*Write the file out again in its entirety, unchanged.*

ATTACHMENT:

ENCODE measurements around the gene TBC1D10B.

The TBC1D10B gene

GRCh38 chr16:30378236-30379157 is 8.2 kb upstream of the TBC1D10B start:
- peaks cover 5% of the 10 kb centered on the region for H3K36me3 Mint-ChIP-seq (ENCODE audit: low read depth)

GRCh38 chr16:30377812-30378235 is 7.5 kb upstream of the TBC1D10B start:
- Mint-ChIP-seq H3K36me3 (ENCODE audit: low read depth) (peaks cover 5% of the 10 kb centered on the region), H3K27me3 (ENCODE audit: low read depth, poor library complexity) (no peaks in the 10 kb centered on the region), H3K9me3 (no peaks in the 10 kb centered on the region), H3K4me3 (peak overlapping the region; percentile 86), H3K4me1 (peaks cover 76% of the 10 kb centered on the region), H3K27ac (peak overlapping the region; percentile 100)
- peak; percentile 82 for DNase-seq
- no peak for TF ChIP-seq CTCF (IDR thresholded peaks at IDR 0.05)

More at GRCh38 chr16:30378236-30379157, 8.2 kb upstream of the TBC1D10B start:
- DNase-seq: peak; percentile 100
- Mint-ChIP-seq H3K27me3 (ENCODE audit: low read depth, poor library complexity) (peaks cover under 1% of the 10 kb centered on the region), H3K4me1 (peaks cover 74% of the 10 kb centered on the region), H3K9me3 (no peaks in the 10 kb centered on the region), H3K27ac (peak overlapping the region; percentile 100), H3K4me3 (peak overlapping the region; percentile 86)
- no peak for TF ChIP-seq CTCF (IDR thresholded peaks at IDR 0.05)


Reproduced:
ENCODE measurements around the gene TBC1D10B.

The TBC1D10B gene

GRCh38 chr16:30378236-30379157 is 8.2 kb upstream of the TBC1D10B start:
- peaks cover 5% of the 10 kb centered on the region for H3K36me3 Mint-ChIP-seq (ENCODE audit: low read depth)

GRCh38 chr16:30377812-30378235 is 7.5 kb upstream of the TBC1D10B start:
- Mint-ChIP-seq H3K36me3 (ENCODE audit: low read depth) (peaks cover 5% of the 10 kb centered on the region), H3K27me3 (ENCODE audit: low read depth, poor library complexity) (no peaks in the 10 kb centered on the region), H3K9me3 (no peaks in the 10 kb centered on the region), H3K4me3 (peak overlapping the region; percentile 86), H3K4me1 (peaks cover 76% of the 10 kb centered on the region), H3K27ac (peak overlapping the region; percentile 100)
- peak; percentile 82 for DNase-seq
- no peak for TF ChIP-seq CTCF (IDR thresholded peaks at IDR 0.05)

More at GRCh38 chr16:30378236-30379157, 8.2 kb upstream of the TBC1D10B start:
- DNase-seq: peak; percentile 100
- Mint-ChIP-seq H3K27me3 (ENCODE audit: low read depth, poor library complexity) (peaks cover under 1% of the 10 kb centered on the region), H3K4me1 (peaks cover 74% of the 10 kb centered on the region), H3K9me3 (no peaks in the 10 kb centered on the region), H3K27ac (peak overlapping the region; percentile 100), H3K4me3 (peak overlapping the region; percentile 86)
- no peak for TF ChIP-seq CTCF (IDR thresholded peaks at IDR 0.05)